Aliens in their own land

Fear, anxiety and panic takes centre stage in Assam after the National Register of Citizens published its final list; families left torn apart as names slip and disappear.

Published: 01st September 2019 08:49 AM  |   Last Updated: 01st September 2019 09:01 AM   |  A+A-

Geeta Rani Paul and her daughter in-law Prabhati.

Geeta Rani Paul and her daughter in-law Prabhati. (Photo | EPS)

Express News Service

Atense Geeta Rani Paul (65) says she will consume poison but will not go to a detention camp for illegal immigrants.

She is worried about being hounded by the police as her name has not figured in either of the two lists of National Register of Citizens (NRC) published earlier.

Her daughter-in-law, Prabhati (30), too has missed the bus. However, her two sons and the only daughter have made it to the list.

The worries of Sudarshan Paul (55) are over his three married daughters who have remained excluded. Paul and his wife Bappi are, however, among those included.

ALSO READ: 19 lakh out of final Assam NRC

He ekes out a living by driving an auto-rickshaw. It has remained off the road for the past few days. The reason is understandable. 

Both these “divided” families hail from Lalganesh area of Guwahati. No doubt there is widespread panic among those left out and their family members but it has so far remained subdued. 

Following a survey conducted in three districts, human rights body National Campaign Against Torture (NCAT) claimed that around 89% of the over 41 lakh people excluded have been suffering from extreme mental trauma.

ALSO READ: Assam final NRC list - 10 pointers

They are now pinning hopes on the final list of the NRC to be published on Saturday.

The NRC is being updated based on March 24, 1971 as the cut-off date.

This means people, who submitted pre-March 24, 1971 specified documents, will be included in NRC. 

Not enough

All that Geeta Rani could submit was her school certificate of 1968. NRC authorities did not consider it.

“I was born in West Bengal’s Dhupguri and I am the only child of my parents. My father passed away when I was a child. Later, I lost my mother too. I had searched for their documents but found none. As such, I submitted my school certificate of 1968,” she said.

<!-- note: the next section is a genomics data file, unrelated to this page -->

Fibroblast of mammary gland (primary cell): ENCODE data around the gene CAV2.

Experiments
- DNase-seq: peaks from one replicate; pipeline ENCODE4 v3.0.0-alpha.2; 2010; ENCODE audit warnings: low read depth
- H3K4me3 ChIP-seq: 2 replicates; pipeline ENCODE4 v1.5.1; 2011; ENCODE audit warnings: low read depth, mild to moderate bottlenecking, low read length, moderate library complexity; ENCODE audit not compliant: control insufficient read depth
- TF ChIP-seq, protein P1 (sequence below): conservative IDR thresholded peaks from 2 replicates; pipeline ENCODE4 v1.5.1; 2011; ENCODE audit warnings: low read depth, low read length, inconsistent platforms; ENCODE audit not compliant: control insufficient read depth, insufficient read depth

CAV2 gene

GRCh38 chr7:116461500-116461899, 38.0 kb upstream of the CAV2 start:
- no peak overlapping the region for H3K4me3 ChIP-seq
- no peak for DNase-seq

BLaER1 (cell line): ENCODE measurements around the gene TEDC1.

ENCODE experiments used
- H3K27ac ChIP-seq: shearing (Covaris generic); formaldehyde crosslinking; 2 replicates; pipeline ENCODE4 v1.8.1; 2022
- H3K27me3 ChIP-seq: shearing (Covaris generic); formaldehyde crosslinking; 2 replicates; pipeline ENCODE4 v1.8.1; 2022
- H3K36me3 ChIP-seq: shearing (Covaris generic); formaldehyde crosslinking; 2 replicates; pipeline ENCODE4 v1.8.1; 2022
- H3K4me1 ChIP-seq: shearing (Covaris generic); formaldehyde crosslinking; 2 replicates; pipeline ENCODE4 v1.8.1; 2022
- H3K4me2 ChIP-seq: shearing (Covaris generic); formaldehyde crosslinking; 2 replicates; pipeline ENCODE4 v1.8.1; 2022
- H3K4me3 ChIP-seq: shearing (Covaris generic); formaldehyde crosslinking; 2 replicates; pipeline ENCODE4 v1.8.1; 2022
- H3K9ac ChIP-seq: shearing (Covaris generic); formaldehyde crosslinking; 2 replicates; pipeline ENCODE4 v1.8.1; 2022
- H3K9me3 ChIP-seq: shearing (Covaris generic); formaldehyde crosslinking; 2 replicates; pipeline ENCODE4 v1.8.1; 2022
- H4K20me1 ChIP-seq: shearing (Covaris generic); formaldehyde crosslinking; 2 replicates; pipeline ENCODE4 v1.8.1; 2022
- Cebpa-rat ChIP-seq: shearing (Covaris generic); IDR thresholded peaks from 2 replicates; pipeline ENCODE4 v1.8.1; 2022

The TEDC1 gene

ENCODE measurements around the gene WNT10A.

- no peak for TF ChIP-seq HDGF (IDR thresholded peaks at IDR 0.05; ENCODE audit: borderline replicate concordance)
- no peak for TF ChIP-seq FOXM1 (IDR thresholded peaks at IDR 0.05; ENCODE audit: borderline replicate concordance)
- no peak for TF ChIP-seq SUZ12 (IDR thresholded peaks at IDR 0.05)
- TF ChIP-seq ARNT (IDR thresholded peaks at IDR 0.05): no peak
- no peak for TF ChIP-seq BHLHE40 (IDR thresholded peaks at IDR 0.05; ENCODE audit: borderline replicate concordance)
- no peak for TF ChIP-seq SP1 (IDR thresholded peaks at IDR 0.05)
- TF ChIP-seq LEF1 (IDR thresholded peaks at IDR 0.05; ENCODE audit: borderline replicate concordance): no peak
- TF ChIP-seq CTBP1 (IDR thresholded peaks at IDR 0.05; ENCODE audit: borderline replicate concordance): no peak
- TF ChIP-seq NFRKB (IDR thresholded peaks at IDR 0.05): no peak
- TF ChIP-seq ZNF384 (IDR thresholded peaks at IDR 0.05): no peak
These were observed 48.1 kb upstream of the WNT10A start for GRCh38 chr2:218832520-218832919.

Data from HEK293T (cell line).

Her worries increased after the Foreigners’ Tribunal had summoned a neighbour, Sameli Das, for a hearing on August 30. The border police that deal with the cases of suspected illegal immigrants along with the tribunals allegedly put up the notice issued in the name of Sameli at a public place in the neighbourhood.

ALSO READ: NRC demand gains wind in Odisha's Kendrapara

“They could have delivered the notice of summons to the family as they have her phone number and residential address. By putting it up in a public place, they basically wanted to humiliate her,” Geeta Rani alleged.

She too had deposed before NRC authorities the other day for re-verification of her documents.
“I had submitted the same old school certificate along with my PAN card. I will consume poison and end my life but will not go to the detention camp. The detention camps are in a shambles. I have heard and read so much about them,” she said.

Her son, Mintu (35), is even more worried. He is confident that his wife Prabhati (30), who hails from Sapotgram in Dhubri district, will make the cut as all her siblings and parents have been already included.

“I haven’t had a sound sleep for a long time. I am worried about my mother. She has diabetes and high blood pressure. As she is tense about NRC, her health is deteriorating with each passing day. I fear she might die of a heart attack. She has not been eating for the past few days,” Mintu said with anxiety writ large on his face.